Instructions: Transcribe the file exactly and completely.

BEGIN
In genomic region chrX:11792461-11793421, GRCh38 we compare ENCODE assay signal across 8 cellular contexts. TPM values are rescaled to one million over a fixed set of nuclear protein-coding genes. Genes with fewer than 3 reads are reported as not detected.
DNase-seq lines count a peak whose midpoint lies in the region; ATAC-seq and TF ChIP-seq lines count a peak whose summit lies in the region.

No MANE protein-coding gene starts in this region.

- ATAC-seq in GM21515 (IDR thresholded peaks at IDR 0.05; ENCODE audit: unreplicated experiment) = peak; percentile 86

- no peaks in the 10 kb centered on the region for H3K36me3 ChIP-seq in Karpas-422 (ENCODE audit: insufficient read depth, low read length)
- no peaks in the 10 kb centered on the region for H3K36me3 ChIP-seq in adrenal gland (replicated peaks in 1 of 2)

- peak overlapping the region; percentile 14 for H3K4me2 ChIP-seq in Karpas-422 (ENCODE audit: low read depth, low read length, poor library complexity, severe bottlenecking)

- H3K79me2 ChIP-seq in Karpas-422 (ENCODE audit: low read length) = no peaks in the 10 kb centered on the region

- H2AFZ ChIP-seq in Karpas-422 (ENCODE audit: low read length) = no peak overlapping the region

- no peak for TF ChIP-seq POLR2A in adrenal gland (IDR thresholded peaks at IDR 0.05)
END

In genomic region chrX:11792461-11793421, GRCh38 we compare ENCODE assay signal across 8 cellular contexts. TPM values are rescaled to one million over a fixed set of nuclear protein-coding genes. Genes with fewer than 3 reads are reported as not detected.
DNase-seq lines count a peak whose midpoint lies in the region; ATAC-seq and TF ChIP-seq lines count a peak whose summit lies in the region.

No MANE protein-coding gene starts in this region.

- ATAC-seq in GM21515 (IDR thresholded peaks at IDR 0.05; ENCODE audit: unreplicated experiment) = peak; percentile 86

- no peaks in the 10 kb centered on the region for H3K36me3 ChIP-seq in Karpas-422 (ENCODE audit: insufficient read depth, low read length)
- no peaks in the 10 kb centered on the region for H3K36me3 ChIP-seq in adrenal gland (replicated peaks in 1 of 2)

- peak overlapping the region; percentile 14 for H3K4me2 ChIP-seq in Karpas-422 (ENCODE audit: low read depth, low read length, poor library complexity, severe bottlenecking)

- H3K79me2 ChIP-seq in Karpas-422 (ENCODE audit: low read length) = no peaks in the 10 kb centered on the region

- H2AFZ ChIP-seq in Karpas-422 (ENCODE audit: low read length) = no peak overlapping the region

- no peak for TF ChIP-seq POLR2A in adrenal gland (IDR thresholded peaks at IDR 0.05)